The world’s first and most famous preacher of the efficiency gospel was Frederick Winslow Taylor, born on March 20, 1856, into a prominent Quaker family in an upper-middle-class suburb of Philadelphia.
His ideas permeate our thinking to this day, a classic example of a thinker of whom Justice Oliver Wendell Holmes wrote, “a hundred years after he is dead and forgotten, men who never heard of him will be moving to the measure of his thought.”
Today, if you work in a professional firm, you are still moving to the measure of this man’s thought. Peter Drucker wrote that Taylor’s Scientific Management (SM) idea is perhaps “the most powerful as well as the most lasting contribution America has made to Western thought since the Federalist Papers.”
Robert Kanigel has written a scholarly, well-balanced, book on Taylor’s life. At over 600 pages, it is not an easy read, so I thought I’d provide a review, albeit long, that synthesizes the work of Taylor as well as this enigma known as “efficiency.”
Taylorism Defined—Sort of
Taylor set out to prove that management is “a true science” with “laws as exact, and as clearly defined…as the fundamental principles of engineering.”
Thus Taylorism can be defined as:
The application of scientific methods to the problem of obtaining maximum efficiency in industrial work or the like.
To his credit, he viewed knowledge as the prime productive resource. The problem is he thought the knowledge only existed among management, not the workers, and that the system would embed the knowledge, saying in 1911: “In the past the man has been first. In the future the System must be first.” He separated the doing from the thinking.
Economists of the day coined the term “Deskilling,” the idea that knowledge lies with management, not the workers. Taylor, in effect, help create the white-collar workforce.
Taylor wasn’t as interested in how long a job took, but rather how long it should take. He searched for the ideal human performance. Work consisted of discrete pieces, each of which could timed and studied to maximize speed.
He began work at Midvale Steel in 1878, where he became an industrial engineer, testing his time theories on the factory floor among his coworkers.
He pleaded, cajoled, and even fined workers, creating a shop full of resentment. He believed a 35% pay increase was necessary to induce workers to extraordinary efforts, even more for some types of work, such as 70-80%, or even a doubling.
But how do you get workers to work faster? Pay them. Accumulative rates, Taylor called it the differential rate: you earned an amount that depended on your output for the whole day: thirty-five cents per piece, say, for producing less than what Taylor’s science decreed, fifty cents for exceeding it. And you earned the fifty cents for the whole output, not just the amount exceeding the first tier.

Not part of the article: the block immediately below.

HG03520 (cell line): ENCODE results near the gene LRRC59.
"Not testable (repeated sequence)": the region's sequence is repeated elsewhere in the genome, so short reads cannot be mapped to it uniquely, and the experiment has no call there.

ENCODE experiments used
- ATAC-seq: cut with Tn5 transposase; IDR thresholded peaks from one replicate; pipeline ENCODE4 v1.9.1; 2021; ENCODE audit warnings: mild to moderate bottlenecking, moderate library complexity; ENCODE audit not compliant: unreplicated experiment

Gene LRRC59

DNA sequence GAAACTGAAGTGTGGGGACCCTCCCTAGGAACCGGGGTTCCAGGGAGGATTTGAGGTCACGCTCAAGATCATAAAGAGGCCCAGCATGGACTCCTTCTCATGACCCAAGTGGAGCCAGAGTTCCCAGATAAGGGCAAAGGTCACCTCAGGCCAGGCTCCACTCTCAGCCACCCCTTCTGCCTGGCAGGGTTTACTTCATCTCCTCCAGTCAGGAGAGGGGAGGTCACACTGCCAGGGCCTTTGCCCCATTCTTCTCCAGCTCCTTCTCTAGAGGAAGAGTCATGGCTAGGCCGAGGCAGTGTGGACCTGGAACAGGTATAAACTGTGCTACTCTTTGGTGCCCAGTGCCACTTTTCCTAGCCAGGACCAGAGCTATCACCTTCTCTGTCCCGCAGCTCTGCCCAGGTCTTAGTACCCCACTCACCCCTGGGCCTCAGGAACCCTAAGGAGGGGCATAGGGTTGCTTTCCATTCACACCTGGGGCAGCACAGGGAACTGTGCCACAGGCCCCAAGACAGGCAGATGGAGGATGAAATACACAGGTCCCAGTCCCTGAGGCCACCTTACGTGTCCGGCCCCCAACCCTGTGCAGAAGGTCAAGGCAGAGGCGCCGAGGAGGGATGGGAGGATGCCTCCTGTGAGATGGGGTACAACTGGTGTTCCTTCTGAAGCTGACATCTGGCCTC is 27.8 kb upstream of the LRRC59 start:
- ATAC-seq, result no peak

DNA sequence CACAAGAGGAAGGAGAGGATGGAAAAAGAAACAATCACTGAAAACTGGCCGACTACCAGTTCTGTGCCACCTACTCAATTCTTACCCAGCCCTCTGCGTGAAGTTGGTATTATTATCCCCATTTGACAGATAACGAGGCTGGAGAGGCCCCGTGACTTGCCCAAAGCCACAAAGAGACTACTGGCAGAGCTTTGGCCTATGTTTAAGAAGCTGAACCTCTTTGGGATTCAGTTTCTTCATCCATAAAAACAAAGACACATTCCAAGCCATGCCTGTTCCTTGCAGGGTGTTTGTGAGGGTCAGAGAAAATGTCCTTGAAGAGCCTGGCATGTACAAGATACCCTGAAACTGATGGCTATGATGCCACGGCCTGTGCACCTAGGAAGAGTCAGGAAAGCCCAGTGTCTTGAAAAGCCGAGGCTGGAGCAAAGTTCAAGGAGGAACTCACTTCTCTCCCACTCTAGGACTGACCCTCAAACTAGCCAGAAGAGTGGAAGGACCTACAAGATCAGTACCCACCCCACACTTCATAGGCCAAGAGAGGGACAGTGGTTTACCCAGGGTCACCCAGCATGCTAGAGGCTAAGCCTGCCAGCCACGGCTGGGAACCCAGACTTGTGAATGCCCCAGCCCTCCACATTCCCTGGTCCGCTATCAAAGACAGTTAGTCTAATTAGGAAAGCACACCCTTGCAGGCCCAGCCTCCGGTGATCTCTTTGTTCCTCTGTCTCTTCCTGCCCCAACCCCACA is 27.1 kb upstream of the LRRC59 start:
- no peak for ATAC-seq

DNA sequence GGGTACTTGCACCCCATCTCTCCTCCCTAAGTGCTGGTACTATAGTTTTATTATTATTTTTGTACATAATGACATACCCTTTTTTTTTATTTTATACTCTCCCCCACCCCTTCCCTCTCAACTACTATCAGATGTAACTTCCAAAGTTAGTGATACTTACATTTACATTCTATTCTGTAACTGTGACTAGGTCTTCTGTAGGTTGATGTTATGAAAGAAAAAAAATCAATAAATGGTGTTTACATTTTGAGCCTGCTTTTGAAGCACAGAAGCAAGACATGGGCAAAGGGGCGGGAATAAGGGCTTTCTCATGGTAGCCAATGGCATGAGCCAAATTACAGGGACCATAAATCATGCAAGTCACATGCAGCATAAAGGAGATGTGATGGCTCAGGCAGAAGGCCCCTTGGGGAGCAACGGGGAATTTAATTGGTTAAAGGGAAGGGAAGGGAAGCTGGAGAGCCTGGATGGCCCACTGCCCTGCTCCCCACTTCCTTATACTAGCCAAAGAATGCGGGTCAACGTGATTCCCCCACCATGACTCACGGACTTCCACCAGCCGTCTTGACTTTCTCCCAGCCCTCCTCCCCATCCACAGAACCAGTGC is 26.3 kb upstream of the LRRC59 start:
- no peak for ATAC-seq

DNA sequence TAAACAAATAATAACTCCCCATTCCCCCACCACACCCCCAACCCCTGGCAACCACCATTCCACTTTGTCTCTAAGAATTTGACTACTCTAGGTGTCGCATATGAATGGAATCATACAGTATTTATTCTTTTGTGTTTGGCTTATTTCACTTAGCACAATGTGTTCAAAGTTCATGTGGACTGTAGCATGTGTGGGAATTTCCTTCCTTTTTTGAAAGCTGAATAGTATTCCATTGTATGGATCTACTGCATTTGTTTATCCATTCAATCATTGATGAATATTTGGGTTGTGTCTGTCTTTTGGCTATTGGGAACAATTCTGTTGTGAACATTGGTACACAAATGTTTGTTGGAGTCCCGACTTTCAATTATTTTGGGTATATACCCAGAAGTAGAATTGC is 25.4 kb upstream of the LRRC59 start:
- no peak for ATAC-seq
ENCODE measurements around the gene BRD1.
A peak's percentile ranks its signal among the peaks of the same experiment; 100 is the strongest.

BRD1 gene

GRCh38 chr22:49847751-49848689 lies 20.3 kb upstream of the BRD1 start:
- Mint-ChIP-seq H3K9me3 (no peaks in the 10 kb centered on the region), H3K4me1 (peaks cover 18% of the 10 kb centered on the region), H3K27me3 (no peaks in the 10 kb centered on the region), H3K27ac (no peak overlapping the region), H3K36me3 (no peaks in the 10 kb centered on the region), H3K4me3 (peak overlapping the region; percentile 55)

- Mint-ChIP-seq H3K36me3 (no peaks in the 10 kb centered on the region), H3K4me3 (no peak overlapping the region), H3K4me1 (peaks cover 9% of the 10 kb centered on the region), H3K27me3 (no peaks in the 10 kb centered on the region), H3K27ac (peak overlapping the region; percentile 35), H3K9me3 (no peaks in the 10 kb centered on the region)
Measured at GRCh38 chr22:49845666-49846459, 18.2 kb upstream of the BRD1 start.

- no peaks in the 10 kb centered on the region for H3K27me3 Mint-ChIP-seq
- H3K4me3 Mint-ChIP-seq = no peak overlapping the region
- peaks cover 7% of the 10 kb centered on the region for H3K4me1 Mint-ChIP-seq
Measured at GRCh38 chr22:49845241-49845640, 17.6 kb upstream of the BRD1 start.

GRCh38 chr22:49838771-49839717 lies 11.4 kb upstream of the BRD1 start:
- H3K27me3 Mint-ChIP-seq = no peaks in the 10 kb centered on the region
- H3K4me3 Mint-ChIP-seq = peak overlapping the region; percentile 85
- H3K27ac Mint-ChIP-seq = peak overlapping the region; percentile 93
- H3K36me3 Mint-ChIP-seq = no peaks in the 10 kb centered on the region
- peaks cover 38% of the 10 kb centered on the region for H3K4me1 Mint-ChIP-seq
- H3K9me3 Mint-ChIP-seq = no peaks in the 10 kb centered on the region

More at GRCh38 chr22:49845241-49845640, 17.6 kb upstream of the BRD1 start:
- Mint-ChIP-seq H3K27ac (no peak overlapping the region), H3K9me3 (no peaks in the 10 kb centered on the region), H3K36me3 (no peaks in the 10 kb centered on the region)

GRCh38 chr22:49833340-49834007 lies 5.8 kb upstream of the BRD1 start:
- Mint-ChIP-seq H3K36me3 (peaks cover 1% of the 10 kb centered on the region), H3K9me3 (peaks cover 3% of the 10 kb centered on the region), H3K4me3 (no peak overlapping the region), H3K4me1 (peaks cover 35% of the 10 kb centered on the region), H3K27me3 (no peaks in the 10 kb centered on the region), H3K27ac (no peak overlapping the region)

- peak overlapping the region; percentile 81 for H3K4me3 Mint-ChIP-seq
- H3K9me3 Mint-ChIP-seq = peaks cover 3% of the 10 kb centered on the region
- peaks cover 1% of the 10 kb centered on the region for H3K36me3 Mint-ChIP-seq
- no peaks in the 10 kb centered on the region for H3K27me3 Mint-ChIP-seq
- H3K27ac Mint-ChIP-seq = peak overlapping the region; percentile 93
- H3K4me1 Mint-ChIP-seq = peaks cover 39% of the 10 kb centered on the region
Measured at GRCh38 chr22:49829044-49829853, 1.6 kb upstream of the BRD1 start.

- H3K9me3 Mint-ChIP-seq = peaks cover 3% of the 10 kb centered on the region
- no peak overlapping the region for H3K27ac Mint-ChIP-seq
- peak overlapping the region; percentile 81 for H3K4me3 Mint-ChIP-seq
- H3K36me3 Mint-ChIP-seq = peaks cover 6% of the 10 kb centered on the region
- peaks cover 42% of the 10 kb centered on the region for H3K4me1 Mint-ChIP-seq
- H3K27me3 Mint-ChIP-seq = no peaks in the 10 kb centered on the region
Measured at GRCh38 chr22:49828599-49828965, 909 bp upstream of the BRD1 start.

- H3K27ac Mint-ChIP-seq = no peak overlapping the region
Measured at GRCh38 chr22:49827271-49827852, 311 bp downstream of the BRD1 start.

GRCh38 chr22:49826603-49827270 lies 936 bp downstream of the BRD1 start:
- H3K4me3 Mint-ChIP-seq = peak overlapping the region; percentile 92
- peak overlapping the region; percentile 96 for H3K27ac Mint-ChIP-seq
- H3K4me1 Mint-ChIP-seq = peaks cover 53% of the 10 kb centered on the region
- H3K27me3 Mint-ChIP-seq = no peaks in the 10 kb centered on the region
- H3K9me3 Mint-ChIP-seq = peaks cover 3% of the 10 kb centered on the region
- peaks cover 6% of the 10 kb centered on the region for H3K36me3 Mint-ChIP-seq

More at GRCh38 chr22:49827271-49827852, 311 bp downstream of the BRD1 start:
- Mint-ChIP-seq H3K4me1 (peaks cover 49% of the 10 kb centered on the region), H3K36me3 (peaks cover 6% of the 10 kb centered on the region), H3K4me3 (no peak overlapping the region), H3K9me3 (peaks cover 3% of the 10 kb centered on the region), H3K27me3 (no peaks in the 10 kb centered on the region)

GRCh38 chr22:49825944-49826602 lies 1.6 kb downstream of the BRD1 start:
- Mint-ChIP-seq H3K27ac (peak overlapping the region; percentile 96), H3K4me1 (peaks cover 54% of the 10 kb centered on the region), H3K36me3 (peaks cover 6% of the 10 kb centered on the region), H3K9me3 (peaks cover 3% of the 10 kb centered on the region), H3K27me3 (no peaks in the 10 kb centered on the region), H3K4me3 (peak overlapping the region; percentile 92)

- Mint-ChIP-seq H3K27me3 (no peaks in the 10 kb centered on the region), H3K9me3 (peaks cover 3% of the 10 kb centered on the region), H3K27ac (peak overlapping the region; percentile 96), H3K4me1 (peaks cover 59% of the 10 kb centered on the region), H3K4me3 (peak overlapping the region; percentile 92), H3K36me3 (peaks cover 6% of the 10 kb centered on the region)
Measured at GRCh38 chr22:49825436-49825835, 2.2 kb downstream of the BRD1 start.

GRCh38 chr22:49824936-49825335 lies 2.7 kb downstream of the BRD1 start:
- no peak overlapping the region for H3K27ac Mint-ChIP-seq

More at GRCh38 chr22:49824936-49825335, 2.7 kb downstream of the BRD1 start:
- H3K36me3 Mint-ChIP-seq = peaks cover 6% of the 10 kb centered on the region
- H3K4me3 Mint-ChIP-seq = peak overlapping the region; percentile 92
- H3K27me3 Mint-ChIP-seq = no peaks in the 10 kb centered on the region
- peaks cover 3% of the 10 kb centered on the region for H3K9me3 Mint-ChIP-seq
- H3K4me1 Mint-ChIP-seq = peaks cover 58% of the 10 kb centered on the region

The Spread of Taylorism
After he left Midvale, Taylor became a “management consultant” in the 1890s, charging $35 per day (approximately $1,000 today).
He presented a paper on June 23, 1903 at the 47th meeting of the American Society of Mechanical Engineers titled “Shop Management.” In it, he laid out time-and-motion studies, including a sketch of a decimal-dial stopwatch.
With the notoriety this paper achieved, SM came to be described as a religion, with Taylor the messiah, attracting both disciples and apostles, and the rest becoming members of the church.
A writer to the New York Times asked: “And didn’t the legal profession need some science, too?” …get Mr. Taylor to take a few stop watch observations in a typical court, and in a typical lawyer’s office, and make an estimate of the existing and obtainable efficiencies.”
Sound familiar? The father of both the timesheet and the billable hour, Reginald Heber Smith, was greatly influenced by “Speedy Taylor,” as evidenced by his writing “Efficiency and economy are a race against time.”
Taylor’s champions included Louis Brandeis, “the People’s Lawyer,” and Ida Tarbell, the legendary muckraking journalist. Henry L. Gantt—known for his eponymous chart—was a disciple of Taylor.
Frank Gilbreth, a former bricklayer, read the 1903 paper and became a disciple, calling the paper “a work of genius.” Gilbreth was even more obsessed with motions than was Taylor, and 2 of his 12 children later wrote a portrait of him titled Cheaper by the Dozen, later made into a Hollywood movie with Clifton Webb as Gilbreth.
If Taylor was idiosyncratic, Gilbreth was an even stranger duck, as David Boyle humorously points out in The Sum of Our Discontent:
Gilbreth was obsessed with measuring, breaking down every manual operation into what he called